Imagine rolling a metal ball through a space between two equidistant but opposing magnets.
Roll the ball a little to the left, or to the right, and it will immediately slam into one magnet or the other.
But roll it straight, steady and true, at a central target beyond both magnets’ pull, and it will evade the dual attraction of the magnets on both sides, cancelling them out, and roll onwards towards freedom.
Now imagine your approach to innovation. There are two ways to get innovation wrong, two magnets pulling you into their clutches, and there’s the path to success straight and true through the middle.
Here’s how to steer that perfect path:
Marketers can often be wowed by visions of the future, but many may feel like they are working hard just to keep up to speed with the basics. They don’t have the budget and resources for ‘sci-fi tech’ that is not measurable, has no clear ROI, with no immediate use case for marketing and communications. Thus they often feel less responsibility to begin making preparations for the future, citing a policy of ‘wait and see’.
They are not always wrong; the media industry seems fascinated with presenting innovations in a way that smacks of novelty, or over-earnest attempts to be cutting edge. Futurists stating that ‘bluetooth beekeeping’ and ‘blockchain for bananas’ will be all the rage in 12 months, do themselves no favours. This is of no consequence to the cash-strapped, stressed-out marketing manager with sales targets to hit.
Consequently, many might come to view innovation as distant, intangible, silly, expensive and for ‘another day’.
They are pulled towards inertia, intransigence and indecision.
In diametric opposition, other marketers, perturbed by the speed of change, and with a brand to keep relevant, scrabble around looking for opportunities to keep themselves current.
They seek ‘trends’ docs and ‘future reports’ to pepper their campaign in the vain hope that they can modernise their brand in the blink of an eye. They say ‘we need something new and cool and award-winning, now!’
The flaw in this approach is that it renders the future fashionable and faddy. It encourages us to jump on innovation bandwagons. It means we can don't give consideration to how the tech can be developed over the longer term to help achieve our objectives.
By the time we have found a space for the tech within the media plan, it is no longer the year of AR filters, it’s now the year of E-Sports. We start the search for the ‘next big thing’ all over again.
They are pulled towards short-term gains and transience
There is a third way through the dual-pull of the magnets. One that avoids inertia on one side and faddishness on the other. It’s long-roll of the metal ball perfectly pitched towards a target beyond the magnets.
To counter those suffering from ‘Innovation Inertia’, we must remind them that ‘a’ future is inevitable. Kevin Kelly likens the future to raindrops running down a car windscreen: whilst we cannot predict the individual path of each raindrop, we know the general direction of each one is ‘down’.
In other words, whilst no one can predict the specifics of future tech, we can already see the direction of the general flow: it is towards faster computing, big data and frictionless interactions. Admit that and you admit you must affect change and prepare.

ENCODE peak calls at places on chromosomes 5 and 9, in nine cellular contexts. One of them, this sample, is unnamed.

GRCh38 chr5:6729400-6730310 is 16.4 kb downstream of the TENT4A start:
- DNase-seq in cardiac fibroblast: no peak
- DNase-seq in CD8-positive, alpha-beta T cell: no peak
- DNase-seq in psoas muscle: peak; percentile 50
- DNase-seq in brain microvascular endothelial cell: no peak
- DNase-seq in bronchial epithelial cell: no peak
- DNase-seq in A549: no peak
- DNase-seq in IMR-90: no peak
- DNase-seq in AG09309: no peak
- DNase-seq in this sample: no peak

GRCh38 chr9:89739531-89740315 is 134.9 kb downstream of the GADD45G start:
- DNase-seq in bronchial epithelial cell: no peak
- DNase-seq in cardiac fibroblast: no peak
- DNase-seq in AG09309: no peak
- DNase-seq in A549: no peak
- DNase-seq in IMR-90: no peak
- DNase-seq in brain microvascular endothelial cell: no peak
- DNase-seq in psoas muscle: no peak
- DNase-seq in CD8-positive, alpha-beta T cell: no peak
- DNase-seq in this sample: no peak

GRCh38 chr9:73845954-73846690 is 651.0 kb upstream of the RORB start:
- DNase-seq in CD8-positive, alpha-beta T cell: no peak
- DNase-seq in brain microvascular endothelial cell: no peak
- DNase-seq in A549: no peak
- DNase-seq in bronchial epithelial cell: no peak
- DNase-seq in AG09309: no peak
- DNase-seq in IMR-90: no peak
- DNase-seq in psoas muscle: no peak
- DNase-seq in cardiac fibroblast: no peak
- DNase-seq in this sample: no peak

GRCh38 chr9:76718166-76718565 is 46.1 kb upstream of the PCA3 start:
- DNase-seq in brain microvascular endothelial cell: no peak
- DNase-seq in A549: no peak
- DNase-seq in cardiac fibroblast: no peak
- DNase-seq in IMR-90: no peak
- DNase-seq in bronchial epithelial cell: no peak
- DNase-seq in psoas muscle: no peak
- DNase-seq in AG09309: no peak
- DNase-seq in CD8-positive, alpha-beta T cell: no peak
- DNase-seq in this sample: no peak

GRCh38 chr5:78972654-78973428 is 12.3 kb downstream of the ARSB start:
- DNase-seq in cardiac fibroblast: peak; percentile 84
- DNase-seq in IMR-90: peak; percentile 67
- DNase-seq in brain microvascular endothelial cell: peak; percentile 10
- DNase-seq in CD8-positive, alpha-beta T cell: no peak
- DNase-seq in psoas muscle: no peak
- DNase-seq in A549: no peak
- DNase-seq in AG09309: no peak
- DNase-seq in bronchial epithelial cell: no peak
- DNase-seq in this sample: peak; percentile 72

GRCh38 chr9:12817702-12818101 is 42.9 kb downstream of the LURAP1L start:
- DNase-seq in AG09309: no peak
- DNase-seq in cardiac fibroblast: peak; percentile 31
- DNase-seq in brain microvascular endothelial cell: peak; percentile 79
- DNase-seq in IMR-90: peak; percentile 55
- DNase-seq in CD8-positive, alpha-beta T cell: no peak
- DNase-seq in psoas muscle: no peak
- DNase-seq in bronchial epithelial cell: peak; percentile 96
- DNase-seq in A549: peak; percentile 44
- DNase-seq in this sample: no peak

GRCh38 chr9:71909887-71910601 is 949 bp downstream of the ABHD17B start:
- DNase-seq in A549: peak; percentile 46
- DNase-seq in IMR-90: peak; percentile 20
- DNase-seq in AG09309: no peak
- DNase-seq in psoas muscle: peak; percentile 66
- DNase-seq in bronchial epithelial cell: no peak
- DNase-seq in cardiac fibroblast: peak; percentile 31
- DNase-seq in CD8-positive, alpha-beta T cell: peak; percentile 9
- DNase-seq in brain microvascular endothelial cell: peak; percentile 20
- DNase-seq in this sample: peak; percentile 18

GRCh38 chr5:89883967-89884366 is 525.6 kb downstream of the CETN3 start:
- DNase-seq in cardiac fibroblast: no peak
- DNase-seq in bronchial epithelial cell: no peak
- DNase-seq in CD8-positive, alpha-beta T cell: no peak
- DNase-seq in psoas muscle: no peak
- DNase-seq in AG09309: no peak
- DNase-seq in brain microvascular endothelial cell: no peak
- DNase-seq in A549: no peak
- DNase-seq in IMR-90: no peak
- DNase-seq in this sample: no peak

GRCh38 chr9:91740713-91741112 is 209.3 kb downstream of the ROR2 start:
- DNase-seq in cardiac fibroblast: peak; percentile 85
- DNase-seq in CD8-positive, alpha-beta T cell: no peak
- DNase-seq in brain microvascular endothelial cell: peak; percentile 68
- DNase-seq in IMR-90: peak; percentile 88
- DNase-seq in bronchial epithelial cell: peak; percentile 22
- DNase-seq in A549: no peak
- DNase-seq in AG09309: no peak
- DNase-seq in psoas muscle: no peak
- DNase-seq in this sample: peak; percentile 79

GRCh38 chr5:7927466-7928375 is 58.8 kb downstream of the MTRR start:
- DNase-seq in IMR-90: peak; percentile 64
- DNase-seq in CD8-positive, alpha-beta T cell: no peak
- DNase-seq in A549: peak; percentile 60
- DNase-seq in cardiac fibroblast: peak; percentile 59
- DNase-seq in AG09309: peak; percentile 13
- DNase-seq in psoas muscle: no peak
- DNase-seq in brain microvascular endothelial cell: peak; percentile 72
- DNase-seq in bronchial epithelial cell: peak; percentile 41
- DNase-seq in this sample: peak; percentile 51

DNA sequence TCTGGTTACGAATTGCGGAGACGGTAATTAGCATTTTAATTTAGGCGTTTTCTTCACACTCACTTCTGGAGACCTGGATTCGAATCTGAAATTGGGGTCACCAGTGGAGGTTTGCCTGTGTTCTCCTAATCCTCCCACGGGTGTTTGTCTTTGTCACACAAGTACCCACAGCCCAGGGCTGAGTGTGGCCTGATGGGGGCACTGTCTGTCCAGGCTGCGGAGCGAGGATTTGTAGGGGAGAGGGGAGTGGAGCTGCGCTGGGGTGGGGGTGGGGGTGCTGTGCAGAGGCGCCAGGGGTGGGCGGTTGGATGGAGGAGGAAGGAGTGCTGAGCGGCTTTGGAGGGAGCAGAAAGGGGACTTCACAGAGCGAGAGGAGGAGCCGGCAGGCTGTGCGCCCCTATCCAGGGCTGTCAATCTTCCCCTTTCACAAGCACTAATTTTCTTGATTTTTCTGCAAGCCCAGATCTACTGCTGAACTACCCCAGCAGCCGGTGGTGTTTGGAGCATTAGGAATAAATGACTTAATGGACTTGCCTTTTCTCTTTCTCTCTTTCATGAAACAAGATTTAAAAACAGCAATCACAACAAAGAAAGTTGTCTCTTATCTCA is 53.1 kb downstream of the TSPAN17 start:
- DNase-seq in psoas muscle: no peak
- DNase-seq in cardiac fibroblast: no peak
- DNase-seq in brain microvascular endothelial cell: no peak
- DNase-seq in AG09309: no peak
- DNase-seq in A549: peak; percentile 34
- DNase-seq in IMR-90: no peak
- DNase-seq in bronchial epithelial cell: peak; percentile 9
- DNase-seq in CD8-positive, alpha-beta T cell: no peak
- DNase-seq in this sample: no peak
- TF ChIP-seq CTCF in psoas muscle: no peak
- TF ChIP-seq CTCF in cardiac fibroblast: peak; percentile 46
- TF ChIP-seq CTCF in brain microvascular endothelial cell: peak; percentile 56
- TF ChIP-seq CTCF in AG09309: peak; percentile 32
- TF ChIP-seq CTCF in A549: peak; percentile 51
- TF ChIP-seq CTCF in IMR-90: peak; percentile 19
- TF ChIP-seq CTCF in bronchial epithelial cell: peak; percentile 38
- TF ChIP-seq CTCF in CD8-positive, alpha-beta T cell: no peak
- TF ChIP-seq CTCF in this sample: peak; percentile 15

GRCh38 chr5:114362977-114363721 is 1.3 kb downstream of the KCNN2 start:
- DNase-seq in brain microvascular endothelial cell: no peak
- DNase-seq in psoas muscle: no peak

In contrast, to calm the jets of those suffering from ‘Innovation Compulsion’, or a preoccupation with ‘the new’, we must also caution that innovation rarely happens in a ‘spontaneous creation’ moment. Like micro-evolution, you cannot view innovation close up, rather it can only be detected over time as an accretion of marginal gains and improvements. For every iPhone there was a Palm Pilot. For every Tesla, there was a DeLorean.
Crucially, to steer that perfect path, you need to establish a guidance system geared to adapting to the inevitable change in increments. That process could look like this:
The point is to have an actionable and tangible incarnation of an innovative technology in your plan at all times. Whether live at the moment, or built into your roadmap, make sure there is space for it, no matter how modest.
It’s not about predicting the future. It’s about anticipating and closely tracking the future, so you can be working on its integration, but stand ever-ready to alter course accordingly. Train yourself to have a long-term plan to generate momentum, but also create the flexibility to adjust direction as the future becomes clearer.
The future is intimidating. A process like this goes some way to offsetting the fears of those who would shrink from the challenge, or check the over-enthusiasm of those who think they can revolutionise overnight.
But one thing is for sure: Only when the future stops, should we stop thinking about it.
Phil Rowley is Futures Director at Omnicom Media Group.
Phil is a Global Innovation Director, Media Futurist & Conference Speaker with 18 years’ experience from London, Dublin & Auckland. His key skills are evangelising about the future, simplifying the complex, energising clients and hastening the inevitable. He is also Co-author of - and speaker for - PHD's book 'Merge | The closing gap between technology and us’. Phil holds an MA, Politics and Media from the University of Liverpool.